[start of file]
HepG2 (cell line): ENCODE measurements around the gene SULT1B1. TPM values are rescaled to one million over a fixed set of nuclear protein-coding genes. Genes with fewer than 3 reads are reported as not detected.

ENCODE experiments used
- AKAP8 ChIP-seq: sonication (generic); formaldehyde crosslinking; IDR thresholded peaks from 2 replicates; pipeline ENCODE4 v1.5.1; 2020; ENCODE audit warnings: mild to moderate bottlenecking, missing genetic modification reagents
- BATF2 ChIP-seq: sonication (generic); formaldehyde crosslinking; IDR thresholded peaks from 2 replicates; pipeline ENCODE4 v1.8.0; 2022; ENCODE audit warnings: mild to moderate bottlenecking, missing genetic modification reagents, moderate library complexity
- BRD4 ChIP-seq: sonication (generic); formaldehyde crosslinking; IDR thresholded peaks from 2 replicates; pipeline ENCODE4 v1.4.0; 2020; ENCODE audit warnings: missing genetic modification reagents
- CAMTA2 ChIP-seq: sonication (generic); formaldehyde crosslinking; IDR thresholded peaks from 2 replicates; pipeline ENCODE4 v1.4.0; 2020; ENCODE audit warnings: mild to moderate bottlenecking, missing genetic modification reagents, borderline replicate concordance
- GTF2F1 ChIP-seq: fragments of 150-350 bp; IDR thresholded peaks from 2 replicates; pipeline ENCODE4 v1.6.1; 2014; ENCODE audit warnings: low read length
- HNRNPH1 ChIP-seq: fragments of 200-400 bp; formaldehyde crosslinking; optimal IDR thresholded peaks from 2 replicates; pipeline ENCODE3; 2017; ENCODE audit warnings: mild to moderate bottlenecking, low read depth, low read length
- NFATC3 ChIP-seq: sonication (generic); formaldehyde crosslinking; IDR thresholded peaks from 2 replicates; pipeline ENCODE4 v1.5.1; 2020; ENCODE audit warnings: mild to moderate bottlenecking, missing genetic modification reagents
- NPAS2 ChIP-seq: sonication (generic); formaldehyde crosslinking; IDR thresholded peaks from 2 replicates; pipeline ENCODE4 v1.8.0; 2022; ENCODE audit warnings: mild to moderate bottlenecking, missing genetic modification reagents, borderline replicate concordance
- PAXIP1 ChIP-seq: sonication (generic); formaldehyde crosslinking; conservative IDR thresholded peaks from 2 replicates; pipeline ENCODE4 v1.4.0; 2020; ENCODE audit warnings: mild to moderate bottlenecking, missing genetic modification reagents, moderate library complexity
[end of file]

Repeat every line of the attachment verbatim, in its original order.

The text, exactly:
HepG2 (cell line): ENCODE measurements around the gene SULT1B1. TPM values are rescaled to one million over a fixed set of nuclear protein-coding genes. Genes with fewer than 3 reads are reported as not detected.

ENCODE experiments used
- AKAP8 ChIP-seq: sonication (generic); formaldehyde crosslinking; IDR thresholded peaks from 2 replicates; pipeline ENCODE4 v1.5.1; 2020; ENCODE audit warnings: mild to moderate bottlenecking, missing genetic modification reagents
- BATF2 ChIP-seq: sonication (generic); formaldehyde crosslinking; IDR thresholded peaks from 2 replicates; pipeline ENCODE4 v1.8.0; 2022; ENCODE audit warnings: mild to moderate bottlenecking, missing genetic modification reagents, moderate library complexity
- BRD4 ChIP-seq: sonication (generic); formaldehyde crosslinking; IDR thresholded peaks from 2 replicates; pipeline ENCODE4 v1.4.0; 2020; ENCODE audit warnings: missing genetic modification reagents
- CAMTA2 ChIP-seq: sonication (generic); formaldehyde crosslinking; IDR thresholded peaks from 2 replicates; pipeline ENCODE4 v1.4.0; 2020; ENCODE audit warnings: mild to moderate bottlenecking, missing genetic modification reagents, borderline replicate concordance
- GTF2F1 ChIP-seq: fragments of 150-350 bp; IDR thresholded peaks from 2 replicates; pipeline ENCODE4 v1.6.1; 2014; ENCODE audit warnings: low read length
- HNRNPH1 ChIP-seq: fragments of 200-400 bp; formaldehyde crosslinking; optimal IDR thresholded peaks from 2 replicates; pipeline ENCODE3; 2017; ENCODE audit warnings: mild to moderate bottlenecking, low read depth, low read length
- NFATC3 ChIP-seq: sonication (generic); formaldehyde crosslinking; IDR thresholded peaks from 2 replicates; pipeline ENCODE4 v1.5.1; 2020; ENCODE audit warnings: mild to moderate bottlenecking, missing genetic modification reagents
- NPAS2 ChIP-seq: sonication (generic); formaldehyde crosslinking; IDR thresholded peaks from 2 replicates; pipeline ENCODE4 v1.8.0; 2022; ENCODE audit warnings: mild to moderate bottlenecking, missing genetic modification reagents, borderline replicate concordance
- PAXIP1 ChIP-seq: sonication (generic); formaldehyde crosslinking; conservative IDR thresholded peaks from 2 replicates; pipeline ENCODE4 v1.4.0; 2020; ENCODE audit warnings: mild to moderate bottlenecking, missing genetic modification reagents, moderate library complexity